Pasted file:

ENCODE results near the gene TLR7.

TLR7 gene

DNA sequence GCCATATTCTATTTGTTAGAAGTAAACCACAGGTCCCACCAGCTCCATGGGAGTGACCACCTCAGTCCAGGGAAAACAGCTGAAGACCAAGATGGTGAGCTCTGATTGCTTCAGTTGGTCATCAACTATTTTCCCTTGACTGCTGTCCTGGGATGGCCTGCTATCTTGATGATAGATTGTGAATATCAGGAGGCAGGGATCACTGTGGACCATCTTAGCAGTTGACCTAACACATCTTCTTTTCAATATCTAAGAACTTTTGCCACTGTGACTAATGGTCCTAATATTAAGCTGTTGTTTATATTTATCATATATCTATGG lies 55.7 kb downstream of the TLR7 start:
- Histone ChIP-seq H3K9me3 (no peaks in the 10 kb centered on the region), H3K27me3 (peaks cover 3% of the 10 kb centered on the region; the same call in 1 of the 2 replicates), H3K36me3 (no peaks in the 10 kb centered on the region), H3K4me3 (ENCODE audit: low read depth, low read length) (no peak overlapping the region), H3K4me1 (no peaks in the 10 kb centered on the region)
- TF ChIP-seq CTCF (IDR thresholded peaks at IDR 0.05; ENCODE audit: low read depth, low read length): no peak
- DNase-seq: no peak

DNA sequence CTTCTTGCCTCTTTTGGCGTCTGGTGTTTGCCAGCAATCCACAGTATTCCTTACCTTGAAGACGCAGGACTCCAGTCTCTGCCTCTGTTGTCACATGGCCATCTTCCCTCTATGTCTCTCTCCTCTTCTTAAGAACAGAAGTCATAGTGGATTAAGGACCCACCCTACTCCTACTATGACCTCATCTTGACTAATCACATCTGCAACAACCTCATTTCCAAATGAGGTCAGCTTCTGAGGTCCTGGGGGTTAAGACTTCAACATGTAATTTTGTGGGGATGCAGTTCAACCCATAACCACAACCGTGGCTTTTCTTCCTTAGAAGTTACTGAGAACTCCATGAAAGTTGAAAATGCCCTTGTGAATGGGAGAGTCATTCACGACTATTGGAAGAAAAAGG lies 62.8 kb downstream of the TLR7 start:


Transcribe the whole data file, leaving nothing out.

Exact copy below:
ENCODE results near the gene TLR7.

TLR7 gene

DNA sequence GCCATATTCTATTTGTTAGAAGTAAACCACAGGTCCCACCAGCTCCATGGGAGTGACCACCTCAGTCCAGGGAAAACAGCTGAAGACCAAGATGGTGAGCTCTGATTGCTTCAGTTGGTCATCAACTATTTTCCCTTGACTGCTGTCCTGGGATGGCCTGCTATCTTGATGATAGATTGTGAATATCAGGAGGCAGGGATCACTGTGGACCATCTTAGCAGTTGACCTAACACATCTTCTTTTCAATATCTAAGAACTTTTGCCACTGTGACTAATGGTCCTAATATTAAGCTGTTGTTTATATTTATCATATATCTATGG lies 55.7 kb downstream of the TLR7 start:
- Histone ChIP-seq H3K9me3 (no peaks in the 10 kb centered on the region), H3K27me3 (peaks cover 3% of the 10 kb centered on the region; the same call in 1 of the 2 replicates), H3K36me3 (no peaks in the 10 kb centered on the region), H3K4me3 (ENCODE audit: low read depth, low read length) (no peak overlapping the region), H3K4me1 (no peaks in the 10 kb centered on the region)
- TF ChIP-seq CTCF (IDR thresholded peaks at IDR 0.05; ENCODE audit: low read depth, low read length): no peak
- DNase-seq: no peak

DNA sequence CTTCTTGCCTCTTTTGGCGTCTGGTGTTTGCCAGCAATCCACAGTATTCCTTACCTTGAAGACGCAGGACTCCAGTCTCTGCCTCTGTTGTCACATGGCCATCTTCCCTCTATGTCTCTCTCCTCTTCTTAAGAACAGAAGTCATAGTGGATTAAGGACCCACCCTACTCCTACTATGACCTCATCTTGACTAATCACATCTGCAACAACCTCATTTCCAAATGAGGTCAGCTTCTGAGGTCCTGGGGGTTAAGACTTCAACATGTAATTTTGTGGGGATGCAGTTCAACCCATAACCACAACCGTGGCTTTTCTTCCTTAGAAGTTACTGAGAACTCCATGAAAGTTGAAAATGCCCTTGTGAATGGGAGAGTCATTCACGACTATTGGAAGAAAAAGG lies 62.8 kb downstream of the TLR7 start: